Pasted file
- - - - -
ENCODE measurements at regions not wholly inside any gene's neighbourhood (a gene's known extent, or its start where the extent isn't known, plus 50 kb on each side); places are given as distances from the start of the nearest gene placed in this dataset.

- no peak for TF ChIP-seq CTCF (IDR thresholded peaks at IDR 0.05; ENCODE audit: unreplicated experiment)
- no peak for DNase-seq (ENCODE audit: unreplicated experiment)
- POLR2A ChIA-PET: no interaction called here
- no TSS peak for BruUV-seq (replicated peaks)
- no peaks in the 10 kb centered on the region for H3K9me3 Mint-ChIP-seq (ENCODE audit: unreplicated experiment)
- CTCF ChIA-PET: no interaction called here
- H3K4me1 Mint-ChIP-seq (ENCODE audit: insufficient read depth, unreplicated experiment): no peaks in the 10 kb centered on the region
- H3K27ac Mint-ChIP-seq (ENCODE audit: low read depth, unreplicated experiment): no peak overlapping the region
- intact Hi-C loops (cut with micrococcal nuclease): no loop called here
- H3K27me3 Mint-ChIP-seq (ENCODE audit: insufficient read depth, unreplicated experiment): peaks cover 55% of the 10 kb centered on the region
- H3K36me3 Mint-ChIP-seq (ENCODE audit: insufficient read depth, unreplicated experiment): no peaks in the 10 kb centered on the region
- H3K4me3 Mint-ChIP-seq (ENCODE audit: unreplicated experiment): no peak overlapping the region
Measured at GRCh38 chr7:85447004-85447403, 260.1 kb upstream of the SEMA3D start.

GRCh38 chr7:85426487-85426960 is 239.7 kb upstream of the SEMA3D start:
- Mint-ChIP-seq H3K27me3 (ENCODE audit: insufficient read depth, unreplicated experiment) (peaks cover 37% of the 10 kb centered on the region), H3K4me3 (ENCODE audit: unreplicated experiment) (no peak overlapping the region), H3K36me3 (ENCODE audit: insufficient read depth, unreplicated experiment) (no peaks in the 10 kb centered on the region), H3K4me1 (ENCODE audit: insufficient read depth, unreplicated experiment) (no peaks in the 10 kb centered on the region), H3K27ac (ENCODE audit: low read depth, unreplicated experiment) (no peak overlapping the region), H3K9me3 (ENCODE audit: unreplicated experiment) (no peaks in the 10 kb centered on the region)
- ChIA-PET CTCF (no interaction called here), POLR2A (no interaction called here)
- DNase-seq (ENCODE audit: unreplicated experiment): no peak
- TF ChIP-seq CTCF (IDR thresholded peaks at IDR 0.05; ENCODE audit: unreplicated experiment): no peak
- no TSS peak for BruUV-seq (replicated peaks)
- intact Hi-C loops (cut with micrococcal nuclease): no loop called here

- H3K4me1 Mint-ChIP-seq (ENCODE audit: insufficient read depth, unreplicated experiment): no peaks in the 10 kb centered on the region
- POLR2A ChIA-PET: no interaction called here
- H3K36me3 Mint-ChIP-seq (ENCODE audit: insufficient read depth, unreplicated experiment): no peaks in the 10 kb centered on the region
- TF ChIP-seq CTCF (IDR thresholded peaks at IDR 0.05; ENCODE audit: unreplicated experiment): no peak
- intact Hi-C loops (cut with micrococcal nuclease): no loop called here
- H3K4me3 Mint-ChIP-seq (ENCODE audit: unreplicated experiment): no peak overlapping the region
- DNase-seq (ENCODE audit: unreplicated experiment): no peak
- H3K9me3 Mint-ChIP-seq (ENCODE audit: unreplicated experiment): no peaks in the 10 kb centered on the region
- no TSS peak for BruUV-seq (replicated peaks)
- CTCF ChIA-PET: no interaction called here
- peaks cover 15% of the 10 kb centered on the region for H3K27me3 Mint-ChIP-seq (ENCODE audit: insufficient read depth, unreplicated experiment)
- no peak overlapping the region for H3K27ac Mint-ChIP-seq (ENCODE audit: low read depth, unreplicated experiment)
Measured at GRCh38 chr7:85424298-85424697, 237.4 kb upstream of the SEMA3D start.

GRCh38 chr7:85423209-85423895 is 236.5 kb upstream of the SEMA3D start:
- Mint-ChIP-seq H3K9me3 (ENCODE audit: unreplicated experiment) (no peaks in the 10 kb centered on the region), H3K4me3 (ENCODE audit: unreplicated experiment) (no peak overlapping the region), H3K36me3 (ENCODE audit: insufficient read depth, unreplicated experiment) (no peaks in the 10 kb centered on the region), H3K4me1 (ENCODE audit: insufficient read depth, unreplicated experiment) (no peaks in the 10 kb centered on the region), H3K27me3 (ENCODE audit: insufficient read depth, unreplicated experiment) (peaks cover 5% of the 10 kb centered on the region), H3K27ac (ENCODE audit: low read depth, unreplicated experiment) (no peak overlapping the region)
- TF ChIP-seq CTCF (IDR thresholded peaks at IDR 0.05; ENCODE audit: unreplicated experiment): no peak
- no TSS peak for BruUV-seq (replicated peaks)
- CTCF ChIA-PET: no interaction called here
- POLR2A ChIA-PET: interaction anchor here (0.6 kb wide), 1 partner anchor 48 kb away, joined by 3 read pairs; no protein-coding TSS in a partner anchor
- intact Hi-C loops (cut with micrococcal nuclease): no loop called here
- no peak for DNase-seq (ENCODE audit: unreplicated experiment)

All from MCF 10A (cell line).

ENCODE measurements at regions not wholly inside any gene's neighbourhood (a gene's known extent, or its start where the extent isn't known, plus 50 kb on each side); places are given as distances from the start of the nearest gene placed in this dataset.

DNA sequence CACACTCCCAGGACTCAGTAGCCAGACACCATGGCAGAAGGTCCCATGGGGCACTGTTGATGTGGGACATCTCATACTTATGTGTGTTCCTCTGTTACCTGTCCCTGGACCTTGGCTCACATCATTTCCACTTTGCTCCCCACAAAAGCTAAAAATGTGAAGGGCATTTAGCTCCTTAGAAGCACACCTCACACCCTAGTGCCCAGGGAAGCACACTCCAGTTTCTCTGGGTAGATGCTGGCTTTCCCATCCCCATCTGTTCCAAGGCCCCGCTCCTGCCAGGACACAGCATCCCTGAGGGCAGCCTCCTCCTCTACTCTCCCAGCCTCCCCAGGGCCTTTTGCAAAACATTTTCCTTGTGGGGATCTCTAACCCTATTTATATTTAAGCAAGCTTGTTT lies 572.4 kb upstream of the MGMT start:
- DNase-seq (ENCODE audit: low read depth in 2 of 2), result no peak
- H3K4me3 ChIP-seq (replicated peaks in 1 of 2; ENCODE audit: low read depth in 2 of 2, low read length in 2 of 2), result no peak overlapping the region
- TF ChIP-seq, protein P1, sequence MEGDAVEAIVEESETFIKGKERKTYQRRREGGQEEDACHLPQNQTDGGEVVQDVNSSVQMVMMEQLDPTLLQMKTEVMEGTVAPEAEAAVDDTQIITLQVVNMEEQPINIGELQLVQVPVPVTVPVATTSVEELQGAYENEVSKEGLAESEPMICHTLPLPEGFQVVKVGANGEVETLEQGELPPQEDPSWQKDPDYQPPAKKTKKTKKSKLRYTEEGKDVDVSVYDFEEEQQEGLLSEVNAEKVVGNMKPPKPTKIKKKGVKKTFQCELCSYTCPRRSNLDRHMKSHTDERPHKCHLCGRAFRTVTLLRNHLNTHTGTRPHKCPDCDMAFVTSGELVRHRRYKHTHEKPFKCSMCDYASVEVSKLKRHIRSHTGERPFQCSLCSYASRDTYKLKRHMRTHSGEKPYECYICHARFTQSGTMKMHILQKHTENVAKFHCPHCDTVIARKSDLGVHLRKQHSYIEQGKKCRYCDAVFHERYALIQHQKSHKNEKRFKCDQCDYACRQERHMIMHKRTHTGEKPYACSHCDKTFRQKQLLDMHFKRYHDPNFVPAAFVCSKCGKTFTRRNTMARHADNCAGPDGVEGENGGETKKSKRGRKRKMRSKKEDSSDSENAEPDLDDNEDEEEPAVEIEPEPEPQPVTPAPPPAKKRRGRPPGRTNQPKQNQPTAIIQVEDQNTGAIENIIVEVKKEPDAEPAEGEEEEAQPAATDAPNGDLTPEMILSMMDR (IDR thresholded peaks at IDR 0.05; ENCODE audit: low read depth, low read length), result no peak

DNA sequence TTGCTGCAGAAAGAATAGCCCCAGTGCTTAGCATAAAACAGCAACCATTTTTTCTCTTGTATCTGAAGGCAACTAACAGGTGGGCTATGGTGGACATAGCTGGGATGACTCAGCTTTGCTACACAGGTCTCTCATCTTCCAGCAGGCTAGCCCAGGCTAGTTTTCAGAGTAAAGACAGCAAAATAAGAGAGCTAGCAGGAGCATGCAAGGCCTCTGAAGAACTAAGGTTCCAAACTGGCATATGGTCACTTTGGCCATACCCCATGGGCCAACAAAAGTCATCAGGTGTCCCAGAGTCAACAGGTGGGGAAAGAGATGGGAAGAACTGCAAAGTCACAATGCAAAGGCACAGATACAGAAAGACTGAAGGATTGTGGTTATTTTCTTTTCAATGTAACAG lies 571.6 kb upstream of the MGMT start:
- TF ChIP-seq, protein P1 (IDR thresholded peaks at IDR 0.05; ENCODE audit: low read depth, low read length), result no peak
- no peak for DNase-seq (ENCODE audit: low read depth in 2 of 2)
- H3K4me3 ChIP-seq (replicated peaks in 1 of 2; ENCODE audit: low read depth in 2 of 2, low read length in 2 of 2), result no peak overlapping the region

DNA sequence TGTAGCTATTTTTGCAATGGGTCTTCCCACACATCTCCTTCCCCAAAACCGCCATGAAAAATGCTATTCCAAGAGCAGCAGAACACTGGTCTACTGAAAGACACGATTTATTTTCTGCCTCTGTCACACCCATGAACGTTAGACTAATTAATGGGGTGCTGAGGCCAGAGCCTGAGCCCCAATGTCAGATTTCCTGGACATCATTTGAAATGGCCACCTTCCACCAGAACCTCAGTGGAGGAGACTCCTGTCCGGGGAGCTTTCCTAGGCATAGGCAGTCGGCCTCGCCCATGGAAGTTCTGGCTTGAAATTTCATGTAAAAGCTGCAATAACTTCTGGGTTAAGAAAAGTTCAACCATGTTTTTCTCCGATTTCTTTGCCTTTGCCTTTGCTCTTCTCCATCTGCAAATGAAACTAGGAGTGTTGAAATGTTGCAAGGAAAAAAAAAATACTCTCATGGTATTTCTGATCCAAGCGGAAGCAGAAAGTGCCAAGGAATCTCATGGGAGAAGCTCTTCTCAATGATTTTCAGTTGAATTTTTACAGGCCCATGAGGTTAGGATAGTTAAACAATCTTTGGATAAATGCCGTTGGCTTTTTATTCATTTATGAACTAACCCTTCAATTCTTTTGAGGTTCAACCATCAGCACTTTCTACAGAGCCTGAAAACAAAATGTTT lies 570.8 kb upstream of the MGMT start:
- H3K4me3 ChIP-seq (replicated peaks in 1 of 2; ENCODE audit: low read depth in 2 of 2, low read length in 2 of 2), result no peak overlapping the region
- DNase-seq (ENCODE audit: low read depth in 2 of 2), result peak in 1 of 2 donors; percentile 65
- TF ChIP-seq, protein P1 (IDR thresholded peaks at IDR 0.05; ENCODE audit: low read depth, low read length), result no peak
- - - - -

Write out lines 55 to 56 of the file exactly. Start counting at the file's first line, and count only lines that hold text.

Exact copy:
- DNase-seq (ENCODE audit: low read depth in 2 of 2), result peak in 1 of 2 donors; percentile 65
- TF ChIP-seq, protein P1 (IDR thresholded peaks at IDR 0.05; ENCODE audit: low read depth, low read length), result no peak